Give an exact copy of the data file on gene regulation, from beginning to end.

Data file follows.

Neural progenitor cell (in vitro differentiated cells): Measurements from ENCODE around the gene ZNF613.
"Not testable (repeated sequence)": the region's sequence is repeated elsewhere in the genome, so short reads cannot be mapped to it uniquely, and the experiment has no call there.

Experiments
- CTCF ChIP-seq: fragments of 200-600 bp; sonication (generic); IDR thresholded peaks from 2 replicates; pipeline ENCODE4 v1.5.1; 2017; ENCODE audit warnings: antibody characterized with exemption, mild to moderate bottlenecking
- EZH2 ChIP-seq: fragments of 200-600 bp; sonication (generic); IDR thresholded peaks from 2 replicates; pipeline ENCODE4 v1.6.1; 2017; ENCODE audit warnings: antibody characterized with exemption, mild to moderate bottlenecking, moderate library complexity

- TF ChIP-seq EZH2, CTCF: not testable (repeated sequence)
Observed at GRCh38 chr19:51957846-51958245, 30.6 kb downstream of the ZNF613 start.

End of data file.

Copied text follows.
Neural progenitor cell (in vitro differentiated cells): Measurements from ENCODE around the gene ZNF613.
"Not testable (repeated sequence)": the region's sequence is repeated elsewhere in the genome, so short reads cannot be mapped to it uniquely, and the experiment has no call there.

Experiments
- CTCF ChIP-seq: fragments of 200-600 bp; sonication (generic); IDR thresholded peaks from 2 replicates; pipeline ENCODE4 v1.5.1; 2017; ENCODE audit warnings: antibody characterized with exemption, mild to moderate bottlenecking
- EZH2 ChIP-seq: fragments of 200-600 bp; sonication (generic); IDR thresholded peaks from 2 replicates; pipeline ENCODE4 v1.6.1; 2017; ENCODE audit warnings: antibody characterized with exemption, mild to moderate bottlenecking, moderate library complexity

- TF ChIP-seq EZH2, CTCF: not testable (repeated sequence)
Observed at GRCh38 chr19:51957846-51958245, 30.6 kb downstream of the ZNF613 start.